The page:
Gov. Kate Brown’s recommended budgets presents two starkly different paths for Mt. Hood Community College and other community colleges and public universities across Oregon. The first would result in deep cuts to these two types of educational institutions;
the second would provide them with $2 billion in new revenue.
The Governor’s “base budget” proposal would result in a 4.7 percent funding cut, reducing Oregon’s Community College Support Fund (CCSF) from $570 million during the 2017-19 biennium to $543 million for the 2019-21 biennium. To bridge this funding
gap, MHCC and other community colleges would need to make severe cuts to programs and services and raise tuition approximately 17.5 percent each year of the 2019-2021 biennium.
The “base budget” would also eliminate the Oregon Promise grant program after the first year of the 2019-21 biennium. Established by the Legislature in 2015 and first implemented during the 2016-17 academic year, the grant has helped thousands of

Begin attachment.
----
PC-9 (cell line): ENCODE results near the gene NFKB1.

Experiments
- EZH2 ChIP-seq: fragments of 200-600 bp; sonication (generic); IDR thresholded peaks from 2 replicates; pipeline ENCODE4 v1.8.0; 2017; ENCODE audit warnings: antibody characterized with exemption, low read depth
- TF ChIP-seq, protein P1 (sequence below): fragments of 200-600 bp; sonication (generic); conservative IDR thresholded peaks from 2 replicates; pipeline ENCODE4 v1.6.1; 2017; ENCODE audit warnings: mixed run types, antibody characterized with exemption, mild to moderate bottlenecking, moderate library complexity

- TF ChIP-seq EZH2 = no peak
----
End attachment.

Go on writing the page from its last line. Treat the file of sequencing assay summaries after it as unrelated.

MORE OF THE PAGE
recent high school and GED graduates to afford post-secondary educations.
“This cut will ultimately affect our students most of all,” said MHCC President, Dr. Lisa Skari. “By raising tuition, students will suffer. In turn, they’ll lose access to affordable education and to opportunities for career development.”
The “base budget” also does not fund community colleges’ requests of $70 million in new funding for Career and Technical Education (CTE) programs and $70 million to expand student support services for first-generation and underrepresented students.
The Governor’s alternative “investment budget” would increase the CCSF to $646.7 million – the amount that community colleges would need to maintain current programs and services and keep tuition increases to about 3.5 percent each year of the biennium.
The “investment budget” also fully funds the Oregon Promise program; meets Oregon community colleges’ requests for $70 million in additional funding for student support services for first-generation and underrepresented students; and adds $121 million
to the Oregon Opportunity Grant, effectively doubling the state’s only need-based financial aid program.
“Investing in community colleges is an investment in Oregon,” said President Skari. “The state’s ‘base budget’ does not meet our needs.”